COVID-19 Cases In U.S. Reach Record Highs Again
SCOTT SIMON, HOST:
There are numbers other than vote tallies this week. The pandemic continues to ravage America coast to coast. More and more lives are being devastated every day. The coronavirus seems to be spreading unchecked at a record pace. We're joined now for the latest from NPR health correspondent Rob Stein. Rob, thanks so much for being with us.
ROB STEIN, BYLINE: Sure thing, Scott.
SIMON: Just a month or two ago, it seemed to be - there seemed to be some cautious signs that the pandemic was getting better. Today it just seems one grim milestone after another.
STEIN: Yeah, Scott, unfortunately, the U.S. keeps falling farther and farther behind the virus in this race. Just this week, the U.S. passed two sad milestones. More than 100,000 new infections were reported in a single day for the first time. The next day, more than 121,000 cases were reported. And yesterday, more than a 126,000 new infections are now being reported inside the White House. And, you know, Scott, this accelerating spread of the virus is pushing the U.S. past 9 million total infections. And we're now perilously close to 10 million. I talked about this with Dr. Tom Frieden. He used to run the CDC.
TOM FRIEDEN: The pandemic is out of control in most of the United States. Currently, the virus has the upper hand.
STEIN: And the scary thing is the virus seems to be starting to spread exponentially, which means the worst could be yet to come, especially with winter looming.
SIMON: Could you point us to those places on the map, those communities where the virus does have the upper hand?
STEIN: That's another disturbing thing about our current situation. The surge isn't just hitting one part of the country like the first two spikes. This one is nationwide now. Record numbers of cases are being reported in dozens of states from coast to coast - in parts of the northeast, like Maine and Connecticut, which either had never been hit hard before or had beaten the virus back. Cases are rising across southern states, like Alabama, Texas and Mississippi, in western states, like Colorado and Utah. But it's especially bad in the Midwest, like states like Wisconsin and states like Michigan, Illinois and North Dakota. I talked about this with Bill Whitmar. He runs Missouri's Public Health Lab.
BILL WHITMAR: In mid-Missouri, the middle part of the state where I'm located, there's about a four-county area where the cases are just - they're horrible in terms of numbers. In fact, the positivity rate in the four-county area that I'm located in has risen to 50, 55, 57%, which is unbelievable.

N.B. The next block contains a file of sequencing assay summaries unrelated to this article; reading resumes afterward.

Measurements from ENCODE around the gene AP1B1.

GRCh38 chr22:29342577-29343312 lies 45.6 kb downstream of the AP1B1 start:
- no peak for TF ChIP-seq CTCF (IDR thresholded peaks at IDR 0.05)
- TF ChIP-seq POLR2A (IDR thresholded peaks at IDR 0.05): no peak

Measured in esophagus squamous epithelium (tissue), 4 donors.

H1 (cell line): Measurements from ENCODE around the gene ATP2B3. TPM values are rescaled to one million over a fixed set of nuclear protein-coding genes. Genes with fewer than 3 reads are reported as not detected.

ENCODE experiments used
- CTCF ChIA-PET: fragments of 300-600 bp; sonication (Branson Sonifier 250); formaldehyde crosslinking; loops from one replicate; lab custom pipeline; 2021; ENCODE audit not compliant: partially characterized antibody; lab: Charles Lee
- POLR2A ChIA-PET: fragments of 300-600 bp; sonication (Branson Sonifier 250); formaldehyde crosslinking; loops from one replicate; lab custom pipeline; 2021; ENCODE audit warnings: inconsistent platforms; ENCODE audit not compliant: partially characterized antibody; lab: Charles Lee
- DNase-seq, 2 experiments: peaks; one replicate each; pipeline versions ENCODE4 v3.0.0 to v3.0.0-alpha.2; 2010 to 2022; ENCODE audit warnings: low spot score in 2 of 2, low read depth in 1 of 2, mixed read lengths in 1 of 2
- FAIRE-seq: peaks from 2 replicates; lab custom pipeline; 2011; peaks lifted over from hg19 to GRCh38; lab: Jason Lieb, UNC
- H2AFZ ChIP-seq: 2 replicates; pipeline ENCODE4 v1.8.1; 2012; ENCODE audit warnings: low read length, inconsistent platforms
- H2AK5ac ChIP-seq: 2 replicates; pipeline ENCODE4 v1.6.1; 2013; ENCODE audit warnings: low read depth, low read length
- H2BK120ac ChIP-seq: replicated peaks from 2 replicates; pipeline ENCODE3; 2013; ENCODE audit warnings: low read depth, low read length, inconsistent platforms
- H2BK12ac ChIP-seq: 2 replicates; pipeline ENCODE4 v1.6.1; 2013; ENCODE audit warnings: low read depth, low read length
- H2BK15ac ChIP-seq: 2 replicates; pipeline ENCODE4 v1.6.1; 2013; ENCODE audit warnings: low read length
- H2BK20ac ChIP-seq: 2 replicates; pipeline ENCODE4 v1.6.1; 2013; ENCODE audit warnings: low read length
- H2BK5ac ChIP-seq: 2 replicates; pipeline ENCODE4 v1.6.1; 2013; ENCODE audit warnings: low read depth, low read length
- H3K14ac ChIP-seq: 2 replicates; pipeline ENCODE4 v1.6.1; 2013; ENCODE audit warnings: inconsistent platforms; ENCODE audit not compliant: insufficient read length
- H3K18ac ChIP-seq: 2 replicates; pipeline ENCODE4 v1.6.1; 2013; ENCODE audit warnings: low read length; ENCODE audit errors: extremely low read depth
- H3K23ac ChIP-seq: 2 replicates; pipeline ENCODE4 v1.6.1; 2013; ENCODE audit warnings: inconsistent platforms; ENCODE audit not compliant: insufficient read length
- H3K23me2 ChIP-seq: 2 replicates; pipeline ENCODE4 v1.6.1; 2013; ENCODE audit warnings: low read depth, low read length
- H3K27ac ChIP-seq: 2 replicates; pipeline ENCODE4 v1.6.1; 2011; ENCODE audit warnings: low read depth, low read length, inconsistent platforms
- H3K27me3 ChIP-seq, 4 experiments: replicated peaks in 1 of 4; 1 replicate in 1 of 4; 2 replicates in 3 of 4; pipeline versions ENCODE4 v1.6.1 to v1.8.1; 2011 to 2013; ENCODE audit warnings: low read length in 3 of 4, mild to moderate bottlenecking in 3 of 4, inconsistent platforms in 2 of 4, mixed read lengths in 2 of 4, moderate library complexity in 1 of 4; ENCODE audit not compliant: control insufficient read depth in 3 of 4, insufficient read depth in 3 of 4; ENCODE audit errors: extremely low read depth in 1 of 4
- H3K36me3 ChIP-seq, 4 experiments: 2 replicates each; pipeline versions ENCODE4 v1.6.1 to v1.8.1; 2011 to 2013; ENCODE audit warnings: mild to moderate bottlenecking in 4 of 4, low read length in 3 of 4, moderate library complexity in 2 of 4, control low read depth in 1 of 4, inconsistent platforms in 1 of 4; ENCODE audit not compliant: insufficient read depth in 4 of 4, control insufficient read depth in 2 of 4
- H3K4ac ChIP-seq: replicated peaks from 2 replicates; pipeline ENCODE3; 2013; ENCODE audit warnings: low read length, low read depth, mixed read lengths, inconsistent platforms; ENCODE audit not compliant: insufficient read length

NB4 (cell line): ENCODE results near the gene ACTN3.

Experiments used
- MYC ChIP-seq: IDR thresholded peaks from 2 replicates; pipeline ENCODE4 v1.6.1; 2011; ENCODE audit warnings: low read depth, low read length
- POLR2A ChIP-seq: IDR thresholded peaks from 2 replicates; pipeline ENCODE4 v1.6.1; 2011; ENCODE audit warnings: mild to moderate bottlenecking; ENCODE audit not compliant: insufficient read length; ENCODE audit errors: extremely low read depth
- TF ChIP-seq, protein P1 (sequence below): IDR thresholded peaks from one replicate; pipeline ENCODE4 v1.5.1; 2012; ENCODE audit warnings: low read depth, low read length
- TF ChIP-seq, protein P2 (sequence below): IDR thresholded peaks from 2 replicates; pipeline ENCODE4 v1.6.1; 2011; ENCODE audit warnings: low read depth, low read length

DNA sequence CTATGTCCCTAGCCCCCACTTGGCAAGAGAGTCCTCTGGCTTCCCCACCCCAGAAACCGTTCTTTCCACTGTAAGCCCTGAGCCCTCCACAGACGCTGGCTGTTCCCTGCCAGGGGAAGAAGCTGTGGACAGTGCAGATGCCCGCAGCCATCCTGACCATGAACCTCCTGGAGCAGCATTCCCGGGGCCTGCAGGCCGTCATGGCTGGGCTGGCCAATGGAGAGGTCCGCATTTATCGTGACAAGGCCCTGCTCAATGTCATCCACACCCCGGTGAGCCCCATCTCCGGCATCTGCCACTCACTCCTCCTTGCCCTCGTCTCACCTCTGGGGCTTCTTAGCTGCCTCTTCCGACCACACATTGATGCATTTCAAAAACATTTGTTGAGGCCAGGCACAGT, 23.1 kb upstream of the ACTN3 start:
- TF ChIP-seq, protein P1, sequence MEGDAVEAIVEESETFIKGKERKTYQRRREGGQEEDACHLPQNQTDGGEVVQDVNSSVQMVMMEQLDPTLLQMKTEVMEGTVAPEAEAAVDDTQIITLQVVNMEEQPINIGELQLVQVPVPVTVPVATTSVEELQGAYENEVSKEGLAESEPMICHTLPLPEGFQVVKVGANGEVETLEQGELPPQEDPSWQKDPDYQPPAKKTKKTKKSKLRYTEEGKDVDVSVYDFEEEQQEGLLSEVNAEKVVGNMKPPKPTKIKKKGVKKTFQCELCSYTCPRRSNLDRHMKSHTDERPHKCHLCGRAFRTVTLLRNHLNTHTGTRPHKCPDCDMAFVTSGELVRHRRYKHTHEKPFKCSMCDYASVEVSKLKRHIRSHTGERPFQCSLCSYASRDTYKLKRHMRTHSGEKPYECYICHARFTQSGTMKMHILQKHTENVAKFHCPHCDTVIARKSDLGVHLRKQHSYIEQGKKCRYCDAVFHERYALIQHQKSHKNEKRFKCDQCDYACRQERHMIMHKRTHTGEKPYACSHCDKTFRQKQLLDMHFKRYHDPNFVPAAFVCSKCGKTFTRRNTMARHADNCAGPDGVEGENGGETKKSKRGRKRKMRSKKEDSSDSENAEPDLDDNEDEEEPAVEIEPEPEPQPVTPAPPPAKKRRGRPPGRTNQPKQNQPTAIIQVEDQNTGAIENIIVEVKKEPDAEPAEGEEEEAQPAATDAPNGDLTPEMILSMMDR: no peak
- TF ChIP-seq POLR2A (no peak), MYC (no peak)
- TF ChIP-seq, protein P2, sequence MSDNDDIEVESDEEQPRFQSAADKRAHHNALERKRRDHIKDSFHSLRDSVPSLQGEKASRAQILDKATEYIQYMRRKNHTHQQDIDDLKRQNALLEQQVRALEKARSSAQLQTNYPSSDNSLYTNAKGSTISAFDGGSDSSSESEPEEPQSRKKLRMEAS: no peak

STEIN: It's - you know, it's unbelievable because it means more than half the people getting tested are infected.
SIMON: And, Rob, looking into those figures, how many people are getting seriously ill and even dying?
STEIN: More than 53,000 COVID patients are already so sick that they're in the hospital right now. And that's getting close to as bad as things have gotten at any point in the pandemic. And that's already pushing hospitals to the limit in some places like El Paso, Texas, and Wisconsin. Even though doctors have gotten a lot better at saving people's lives, the number of people dying is increasing. More than 236,000 people have already died in the U.S. from COVID. And more than 1,200 are now dying every day. Here's Dr. Frieden again.
FRIEDEN: COVID is already the third-leading cause of death in the United States. And for each death, there are an estimated nine people grieving.
STEIN: Dr. Frieden estimates the death toll could easily hit a quarter of a million by Thanksgiving.
SIMON: And with that kind of death toll, have we've been able to measure how the pandemic may have affected the election?
STEIN: So, you know, we know the pandemic shifted millions of votes to mail-in ballots and caused states to change many of the ways they count ballots. And one might think areas that got hit the hardest might have been less likely to support the president. But my colleague Sean McMinn has been looking at the numbers, and that's not what he found. Support for Trump grew in the counties with the highest death rates. Now, that may mean many things. Maybe voters see Trump's strategy as the best option and want to stick with it. But for all we know, maybe his support would have been even higher in those counties had the pandemic never happened. So, you know, as they say, more research is needed on that point.
SIMON: NPR health correspondent Rob Stein, thanks so much.
STEIN: You bet, Scott.
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